Checking In on Two Energy Micro-Caps

 | Dec 01, 2013 | 6:00 PM EST
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I'll be attending the LD Micro Conference next week in Los Angeles. The micro-cap space is rife with opportunities and risk, of course -- and the conference will have companies that operate in businesses as diverse as recycling motor oil to those that operate Hooters restaurants in foreign countries.

Here at Portfolio Guru, LLC, my eyes are always on the prize, and two of my favorites -- Miller Energy Resources (MILL) and GreenHunter Resources (GRH) -- will be presenting at LD. Micro. I have run through the bull cases for both stocks many times in my Real Money space, so I'll spare readers the rehash.

As the calendar is about to flip, it's time to look at the driving factors for 2014. So, when I meet privately with management teams from Miller and GreenHunter, I'll be asking them (politely, of course) the following questions:


Third-quarter revenue was well ahead of expectations, but what's the outlook for 2014? GreenHunter management has guided toward a doubling of capacity for saltwater disposal well (SWD) by the end of next year, but all signs point to a much quicker expansion. So if 2013 sales finish around $40 million, or around $10 million per quarter, does that mean the exit rate for 2014 should be $80 million, or $20 million per quarter? Experience has taught me that revenue guidance entails many moving parts. But if, after posting 100%-plus sales growth in the third quarter, GreenHunter is comfortable with 100% growth in its revenue run rate for 2014, this stock is wildly undervalued.

What is the status of financing? GreenHunter is just not generating enough cash flow internally to fund all of its attractive expansion projects -- a very common situation among high-growth companies. A few weeks ago, the company announced a letter of intent to secure $35 million in second-lien financing. So details are pending, and I hope I'll get some next week. I'll be interested in such things as financing cost, which wells will be encumbered by the liens and where the money will go when received.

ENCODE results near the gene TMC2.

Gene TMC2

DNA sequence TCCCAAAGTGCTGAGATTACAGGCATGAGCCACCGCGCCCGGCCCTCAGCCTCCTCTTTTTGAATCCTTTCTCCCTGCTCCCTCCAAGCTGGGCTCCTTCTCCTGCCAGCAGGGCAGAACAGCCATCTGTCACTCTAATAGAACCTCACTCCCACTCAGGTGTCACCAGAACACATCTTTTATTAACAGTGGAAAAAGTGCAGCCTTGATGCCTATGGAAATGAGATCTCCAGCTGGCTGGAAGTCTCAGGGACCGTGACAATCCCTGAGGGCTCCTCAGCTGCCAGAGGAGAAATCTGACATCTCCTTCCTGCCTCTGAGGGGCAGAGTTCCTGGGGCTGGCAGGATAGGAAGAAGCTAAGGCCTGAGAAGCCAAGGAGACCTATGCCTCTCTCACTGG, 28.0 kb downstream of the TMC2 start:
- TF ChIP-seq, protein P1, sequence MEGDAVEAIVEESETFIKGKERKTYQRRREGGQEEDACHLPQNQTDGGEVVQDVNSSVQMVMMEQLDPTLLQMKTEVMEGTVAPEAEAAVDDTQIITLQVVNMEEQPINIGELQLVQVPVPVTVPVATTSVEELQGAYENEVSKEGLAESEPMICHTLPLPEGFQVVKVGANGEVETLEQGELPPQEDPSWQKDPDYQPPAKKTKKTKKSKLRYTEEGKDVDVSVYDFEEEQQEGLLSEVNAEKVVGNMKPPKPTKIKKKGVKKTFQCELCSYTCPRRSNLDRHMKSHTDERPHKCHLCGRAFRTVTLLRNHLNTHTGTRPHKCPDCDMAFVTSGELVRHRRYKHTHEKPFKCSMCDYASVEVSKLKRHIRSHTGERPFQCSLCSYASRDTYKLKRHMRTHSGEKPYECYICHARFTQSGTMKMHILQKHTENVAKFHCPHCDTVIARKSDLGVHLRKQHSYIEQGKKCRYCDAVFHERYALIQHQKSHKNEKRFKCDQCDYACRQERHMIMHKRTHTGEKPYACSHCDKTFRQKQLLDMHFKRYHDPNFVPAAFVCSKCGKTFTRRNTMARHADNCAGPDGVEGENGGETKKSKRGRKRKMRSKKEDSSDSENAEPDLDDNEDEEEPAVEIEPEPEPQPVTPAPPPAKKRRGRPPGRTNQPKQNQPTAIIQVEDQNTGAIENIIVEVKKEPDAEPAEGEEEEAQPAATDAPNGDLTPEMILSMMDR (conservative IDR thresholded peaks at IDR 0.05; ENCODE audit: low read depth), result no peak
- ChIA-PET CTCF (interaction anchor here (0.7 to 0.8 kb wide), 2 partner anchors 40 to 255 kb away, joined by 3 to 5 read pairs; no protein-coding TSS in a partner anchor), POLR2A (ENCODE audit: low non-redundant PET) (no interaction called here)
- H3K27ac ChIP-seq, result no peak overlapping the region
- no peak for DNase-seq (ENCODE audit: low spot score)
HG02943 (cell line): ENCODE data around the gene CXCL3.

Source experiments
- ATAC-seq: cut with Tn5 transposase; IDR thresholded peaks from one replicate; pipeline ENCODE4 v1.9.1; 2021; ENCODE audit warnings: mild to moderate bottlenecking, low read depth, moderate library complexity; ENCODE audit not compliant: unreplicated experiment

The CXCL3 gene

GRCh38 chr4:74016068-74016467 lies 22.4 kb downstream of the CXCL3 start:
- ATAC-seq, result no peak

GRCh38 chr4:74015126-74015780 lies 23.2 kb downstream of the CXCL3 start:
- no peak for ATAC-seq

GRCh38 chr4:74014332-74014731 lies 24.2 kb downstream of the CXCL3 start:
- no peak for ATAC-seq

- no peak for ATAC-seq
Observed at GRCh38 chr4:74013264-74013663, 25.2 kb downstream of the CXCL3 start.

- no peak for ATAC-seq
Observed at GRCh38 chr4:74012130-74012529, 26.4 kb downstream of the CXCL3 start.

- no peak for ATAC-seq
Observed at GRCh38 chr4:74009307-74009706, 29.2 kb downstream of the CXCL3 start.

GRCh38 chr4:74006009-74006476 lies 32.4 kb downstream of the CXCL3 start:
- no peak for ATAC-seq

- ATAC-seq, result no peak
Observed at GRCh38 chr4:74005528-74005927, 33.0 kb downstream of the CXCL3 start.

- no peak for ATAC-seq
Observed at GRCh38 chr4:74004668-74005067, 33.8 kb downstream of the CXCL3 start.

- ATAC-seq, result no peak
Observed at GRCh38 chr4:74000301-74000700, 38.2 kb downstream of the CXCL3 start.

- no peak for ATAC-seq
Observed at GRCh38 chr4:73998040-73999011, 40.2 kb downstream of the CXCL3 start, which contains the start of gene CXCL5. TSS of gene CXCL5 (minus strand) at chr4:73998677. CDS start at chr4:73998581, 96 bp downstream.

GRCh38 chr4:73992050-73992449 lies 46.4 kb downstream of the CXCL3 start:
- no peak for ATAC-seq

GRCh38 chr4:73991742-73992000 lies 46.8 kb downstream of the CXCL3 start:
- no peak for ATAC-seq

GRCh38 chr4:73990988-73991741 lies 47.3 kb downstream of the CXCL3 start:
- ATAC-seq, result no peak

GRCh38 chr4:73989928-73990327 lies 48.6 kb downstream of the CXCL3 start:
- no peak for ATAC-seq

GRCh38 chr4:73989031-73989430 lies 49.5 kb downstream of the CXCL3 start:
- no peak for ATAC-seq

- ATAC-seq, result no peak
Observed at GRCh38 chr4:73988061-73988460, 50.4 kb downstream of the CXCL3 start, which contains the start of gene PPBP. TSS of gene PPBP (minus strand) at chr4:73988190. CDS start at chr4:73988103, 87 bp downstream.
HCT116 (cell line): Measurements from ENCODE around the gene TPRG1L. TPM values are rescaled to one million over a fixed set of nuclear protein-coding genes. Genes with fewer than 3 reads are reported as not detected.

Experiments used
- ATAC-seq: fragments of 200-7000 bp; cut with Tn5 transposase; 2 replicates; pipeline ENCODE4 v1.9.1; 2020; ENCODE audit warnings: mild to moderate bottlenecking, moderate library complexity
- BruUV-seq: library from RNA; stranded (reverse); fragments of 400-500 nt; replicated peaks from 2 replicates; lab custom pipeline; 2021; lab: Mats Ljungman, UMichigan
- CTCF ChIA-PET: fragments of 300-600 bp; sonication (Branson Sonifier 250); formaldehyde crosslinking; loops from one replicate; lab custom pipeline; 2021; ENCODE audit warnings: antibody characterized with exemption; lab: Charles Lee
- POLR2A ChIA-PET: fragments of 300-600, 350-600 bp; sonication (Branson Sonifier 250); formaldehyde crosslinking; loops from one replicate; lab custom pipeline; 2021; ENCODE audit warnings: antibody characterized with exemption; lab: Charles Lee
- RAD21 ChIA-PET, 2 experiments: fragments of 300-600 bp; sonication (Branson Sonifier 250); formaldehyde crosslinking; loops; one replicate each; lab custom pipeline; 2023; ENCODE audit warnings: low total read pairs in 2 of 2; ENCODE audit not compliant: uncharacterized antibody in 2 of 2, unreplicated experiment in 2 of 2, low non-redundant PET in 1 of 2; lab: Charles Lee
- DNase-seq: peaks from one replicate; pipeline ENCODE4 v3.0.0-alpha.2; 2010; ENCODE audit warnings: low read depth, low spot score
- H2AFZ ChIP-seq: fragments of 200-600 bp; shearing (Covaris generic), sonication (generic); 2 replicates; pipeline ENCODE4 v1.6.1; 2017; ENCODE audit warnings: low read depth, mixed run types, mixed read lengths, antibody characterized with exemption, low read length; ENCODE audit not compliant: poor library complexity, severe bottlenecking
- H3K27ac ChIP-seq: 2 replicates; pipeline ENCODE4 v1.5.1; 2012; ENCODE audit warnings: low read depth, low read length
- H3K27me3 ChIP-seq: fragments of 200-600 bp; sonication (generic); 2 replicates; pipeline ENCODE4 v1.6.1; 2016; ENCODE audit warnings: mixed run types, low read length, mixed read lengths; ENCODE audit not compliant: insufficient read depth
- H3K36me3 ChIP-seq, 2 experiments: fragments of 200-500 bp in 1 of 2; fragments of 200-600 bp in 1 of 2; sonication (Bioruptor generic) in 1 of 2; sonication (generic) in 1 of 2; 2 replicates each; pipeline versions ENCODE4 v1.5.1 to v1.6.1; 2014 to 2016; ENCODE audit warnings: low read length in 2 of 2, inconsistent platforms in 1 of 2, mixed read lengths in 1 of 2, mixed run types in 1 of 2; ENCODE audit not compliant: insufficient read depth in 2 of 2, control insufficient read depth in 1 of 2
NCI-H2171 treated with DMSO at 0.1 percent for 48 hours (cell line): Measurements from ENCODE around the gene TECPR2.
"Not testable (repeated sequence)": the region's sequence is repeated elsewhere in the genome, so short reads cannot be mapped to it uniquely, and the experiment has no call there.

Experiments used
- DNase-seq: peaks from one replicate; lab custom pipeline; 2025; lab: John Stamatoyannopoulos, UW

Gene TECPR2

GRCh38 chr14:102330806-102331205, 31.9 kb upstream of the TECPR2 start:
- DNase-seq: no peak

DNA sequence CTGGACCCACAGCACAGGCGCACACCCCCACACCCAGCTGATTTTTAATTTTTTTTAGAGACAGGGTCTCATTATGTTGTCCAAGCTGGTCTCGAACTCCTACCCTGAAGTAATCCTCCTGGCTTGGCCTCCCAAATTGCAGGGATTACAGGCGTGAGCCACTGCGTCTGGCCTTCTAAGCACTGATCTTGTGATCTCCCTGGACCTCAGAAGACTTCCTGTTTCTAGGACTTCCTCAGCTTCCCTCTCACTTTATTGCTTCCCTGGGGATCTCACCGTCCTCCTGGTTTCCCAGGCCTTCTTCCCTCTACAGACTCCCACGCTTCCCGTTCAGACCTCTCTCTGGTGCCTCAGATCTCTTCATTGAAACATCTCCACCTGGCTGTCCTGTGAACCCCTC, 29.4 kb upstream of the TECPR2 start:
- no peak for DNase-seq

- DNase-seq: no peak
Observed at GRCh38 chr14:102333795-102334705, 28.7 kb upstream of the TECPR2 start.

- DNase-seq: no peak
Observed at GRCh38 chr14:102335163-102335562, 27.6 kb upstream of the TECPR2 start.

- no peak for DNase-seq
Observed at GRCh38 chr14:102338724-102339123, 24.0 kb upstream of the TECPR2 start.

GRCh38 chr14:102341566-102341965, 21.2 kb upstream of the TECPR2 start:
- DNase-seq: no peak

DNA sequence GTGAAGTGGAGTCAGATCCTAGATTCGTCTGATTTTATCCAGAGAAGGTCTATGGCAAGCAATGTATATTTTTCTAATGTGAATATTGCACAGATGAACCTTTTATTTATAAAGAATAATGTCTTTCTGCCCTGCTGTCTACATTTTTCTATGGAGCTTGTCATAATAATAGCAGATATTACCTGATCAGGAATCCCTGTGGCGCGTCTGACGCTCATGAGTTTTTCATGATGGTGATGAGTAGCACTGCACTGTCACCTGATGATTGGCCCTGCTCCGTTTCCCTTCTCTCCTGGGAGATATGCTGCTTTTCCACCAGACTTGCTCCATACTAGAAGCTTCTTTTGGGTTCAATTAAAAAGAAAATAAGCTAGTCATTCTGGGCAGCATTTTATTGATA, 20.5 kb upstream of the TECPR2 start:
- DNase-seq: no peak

Miller Energy

After a rollercoaster November, Miller Energy stock is once again sitting near a yearly high.

Miller's extremely volatile share-price performance has been driven by results from each newly spudded well, so the obvious question is: What's the outlook for December? The company recently moved its drilling rig about 30 feet from Sword #1 Well to a legacy well in its West McArthur River Unit. I don't believe for a second that an exploration-and-production company's intrinsic valuation should change based on every data point. However, I do have access to real-time quotes, and Miller's stock chart is a living representation of the market's guess at the performance of its next well. So that has to be the first question.

The second question is the same one as with GreenHunter: How will it finance all this growth? Miller has predicted 50% growth in production from calendar year-end to April, the ends of its fiscal year. It is still unclear to me how the firm will finance that growth and buy out private equity sponsor Apollo and its 18% financing -- Miller management's stated goal. Miller is poised to dominate the Cook Inlet near Alaska, but in order to take that next step, it needs to find "big boy" financing. That is, it requires solid, covenant-heavy long-term, fixed rate paper, as opposed to preferred shares, which are generally "covenant-lite." That's the final step, and I am anxious to find out when that's expected to occur.

One final presenting company of note: Torchlight Energy (TRCH on the pink sheets). I haven't mentioned this stock before, but the company's main play is in the same formation as Portfolio Guru favorite Gastar Exploration (GST): the Hunton Limestone in Oklahoma. In addition, both companies are using the same operator, Husky Ventures, for their wells. Gastar knocked the cover off the ball with the sixth well in its Hunton play (Mid-Con 6H) and Torchlight actually uses Gastar's results slide as in its corporate presentation as an indication of local results. So a production update from Torchlight will be very useful.

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